Life has a funny way of throwing things into your face. You may think you know what’s going on when in reality you are just as clueless as the moment you awoke this morning, groggy eyed, wondering if everything flailing inside your brain was a dream or a continued reality you just cannot grasp.
Last week I dreaded going camping, it felt as though I was trespassing on the sacred vows of marriage. The thought of leaving my wife behind at Stanford where she has been for three weeks to camp with friends, drink beer, fish and play a variety of water sports with our children; well It just didn’t seem right.
Unbeknownst to me early on the morning of our departure my wife after having a particularly hard night filled with rigors, 104 temp, vomiting, and excessive fluid buildup leading to a case of difficulty breathing had in fact only one thing on her mind. It had nothing to do with what was happening to her, on the contrary it had everything to do with me. That morning as we loaded up to leave, lump in my throat, with nervousness screaming aloud in an already crowded room known as my subconscious, my wife asked her doctor if she was going to die.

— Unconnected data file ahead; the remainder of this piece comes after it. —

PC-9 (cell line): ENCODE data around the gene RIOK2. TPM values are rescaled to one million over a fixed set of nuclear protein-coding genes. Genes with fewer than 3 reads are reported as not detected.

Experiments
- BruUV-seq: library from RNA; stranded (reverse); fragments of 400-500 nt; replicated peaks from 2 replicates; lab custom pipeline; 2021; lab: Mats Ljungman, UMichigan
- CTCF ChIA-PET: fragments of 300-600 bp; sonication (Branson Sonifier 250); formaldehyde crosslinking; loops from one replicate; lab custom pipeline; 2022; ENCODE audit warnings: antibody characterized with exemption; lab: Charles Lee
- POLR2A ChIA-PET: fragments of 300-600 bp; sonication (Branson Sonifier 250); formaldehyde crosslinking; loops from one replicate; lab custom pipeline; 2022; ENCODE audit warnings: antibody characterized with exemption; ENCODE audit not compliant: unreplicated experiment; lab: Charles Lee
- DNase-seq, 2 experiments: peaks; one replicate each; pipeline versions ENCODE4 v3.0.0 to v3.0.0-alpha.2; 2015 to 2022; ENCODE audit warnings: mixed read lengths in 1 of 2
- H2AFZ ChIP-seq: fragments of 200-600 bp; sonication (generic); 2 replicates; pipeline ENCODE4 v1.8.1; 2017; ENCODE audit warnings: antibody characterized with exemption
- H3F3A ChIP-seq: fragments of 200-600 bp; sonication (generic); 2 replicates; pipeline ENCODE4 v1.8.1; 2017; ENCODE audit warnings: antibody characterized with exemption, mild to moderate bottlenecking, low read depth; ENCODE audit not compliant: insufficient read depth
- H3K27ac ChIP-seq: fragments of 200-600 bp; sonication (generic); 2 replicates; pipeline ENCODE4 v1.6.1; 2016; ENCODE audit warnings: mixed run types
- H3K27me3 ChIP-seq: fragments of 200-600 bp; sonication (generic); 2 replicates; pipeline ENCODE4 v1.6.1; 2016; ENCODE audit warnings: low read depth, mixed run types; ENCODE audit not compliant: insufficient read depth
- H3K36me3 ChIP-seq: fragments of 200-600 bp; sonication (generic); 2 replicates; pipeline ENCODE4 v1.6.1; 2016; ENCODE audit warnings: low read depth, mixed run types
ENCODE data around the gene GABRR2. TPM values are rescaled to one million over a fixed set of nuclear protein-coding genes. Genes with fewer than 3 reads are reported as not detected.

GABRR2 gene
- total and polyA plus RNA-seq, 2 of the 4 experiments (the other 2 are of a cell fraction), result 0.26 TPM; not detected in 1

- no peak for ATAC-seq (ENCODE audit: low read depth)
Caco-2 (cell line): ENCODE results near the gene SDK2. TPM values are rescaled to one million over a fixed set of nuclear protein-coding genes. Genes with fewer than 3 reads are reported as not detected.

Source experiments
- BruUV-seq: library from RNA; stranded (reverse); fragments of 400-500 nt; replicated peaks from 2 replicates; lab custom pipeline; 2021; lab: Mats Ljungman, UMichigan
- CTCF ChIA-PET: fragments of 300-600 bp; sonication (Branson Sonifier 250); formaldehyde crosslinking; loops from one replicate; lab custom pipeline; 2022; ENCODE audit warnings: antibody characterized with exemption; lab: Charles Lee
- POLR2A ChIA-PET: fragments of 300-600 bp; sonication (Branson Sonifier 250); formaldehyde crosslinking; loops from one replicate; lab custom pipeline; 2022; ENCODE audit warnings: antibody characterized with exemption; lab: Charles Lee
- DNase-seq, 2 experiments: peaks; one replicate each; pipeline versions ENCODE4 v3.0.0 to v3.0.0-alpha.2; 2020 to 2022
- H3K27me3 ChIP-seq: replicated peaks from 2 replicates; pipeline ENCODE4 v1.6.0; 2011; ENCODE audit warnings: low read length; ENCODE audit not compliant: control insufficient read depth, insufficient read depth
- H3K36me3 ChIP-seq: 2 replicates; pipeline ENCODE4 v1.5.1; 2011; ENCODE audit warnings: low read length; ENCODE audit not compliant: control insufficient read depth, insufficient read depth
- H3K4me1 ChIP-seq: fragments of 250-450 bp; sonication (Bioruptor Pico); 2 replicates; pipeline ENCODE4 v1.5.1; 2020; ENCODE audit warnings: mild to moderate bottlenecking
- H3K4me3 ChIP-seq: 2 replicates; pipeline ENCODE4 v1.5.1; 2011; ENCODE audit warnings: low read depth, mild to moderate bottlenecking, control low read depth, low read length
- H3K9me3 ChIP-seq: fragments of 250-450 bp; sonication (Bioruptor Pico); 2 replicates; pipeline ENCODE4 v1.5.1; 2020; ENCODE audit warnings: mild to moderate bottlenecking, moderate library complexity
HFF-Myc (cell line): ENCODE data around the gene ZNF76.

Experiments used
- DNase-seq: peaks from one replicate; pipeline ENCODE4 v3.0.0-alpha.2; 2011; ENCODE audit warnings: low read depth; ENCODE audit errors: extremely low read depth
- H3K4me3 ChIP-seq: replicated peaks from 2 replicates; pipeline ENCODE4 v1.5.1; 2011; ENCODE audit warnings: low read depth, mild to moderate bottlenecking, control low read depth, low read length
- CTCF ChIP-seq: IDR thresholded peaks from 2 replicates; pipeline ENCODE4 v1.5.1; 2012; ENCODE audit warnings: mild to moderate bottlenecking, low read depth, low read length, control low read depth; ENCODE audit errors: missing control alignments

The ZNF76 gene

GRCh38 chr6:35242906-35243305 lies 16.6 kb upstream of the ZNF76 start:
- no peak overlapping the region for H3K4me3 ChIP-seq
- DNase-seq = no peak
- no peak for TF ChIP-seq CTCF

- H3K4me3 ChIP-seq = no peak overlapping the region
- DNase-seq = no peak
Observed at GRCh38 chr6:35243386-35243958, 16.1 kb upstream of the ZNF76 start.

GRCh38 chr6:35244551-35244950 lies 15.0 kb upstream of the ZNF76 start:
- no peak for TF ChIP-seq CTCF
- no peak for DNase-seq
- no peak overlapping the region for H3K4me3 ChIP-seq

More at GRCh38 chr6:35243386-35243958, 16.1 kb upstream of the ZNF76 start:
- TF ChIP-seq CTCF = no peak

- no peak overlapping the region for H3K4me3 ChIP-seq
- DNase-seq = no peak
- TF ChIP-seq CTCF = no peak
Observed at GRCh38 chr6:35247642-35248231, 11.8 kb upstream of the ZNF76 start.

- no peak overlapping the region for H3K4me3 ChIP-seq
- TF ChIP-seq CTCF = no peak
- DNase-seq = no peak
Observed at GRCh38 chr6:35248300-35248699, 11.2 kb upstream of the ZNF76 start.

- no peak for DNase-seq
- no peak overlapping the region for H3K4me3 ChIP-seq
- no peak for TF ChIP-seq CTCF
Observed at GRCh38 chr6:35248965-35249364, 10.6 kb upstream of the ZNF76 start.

Jacy didn’t want to know if she was going to die for her own welfare, although she was terrified with so much pain and discomfort. No my wife asked by simply stating; I just told my husband to go camping with our children, to go meet friends and have a good time. He doesn’t want to, he feels the need to be here, with me. Doc am I going to die? Should he go? Her answer; I cannot tell you whether or not you are going to die, but what I can tell you is even though this is hard right now, you have all the positive signs of making it through; we can manage your symptoms you just need to stay focused. If I were to tell you anything it would be to let your husband know it’s ok to take your children camping. We are here and you are receiving the very best care. And with that my wife never said a word.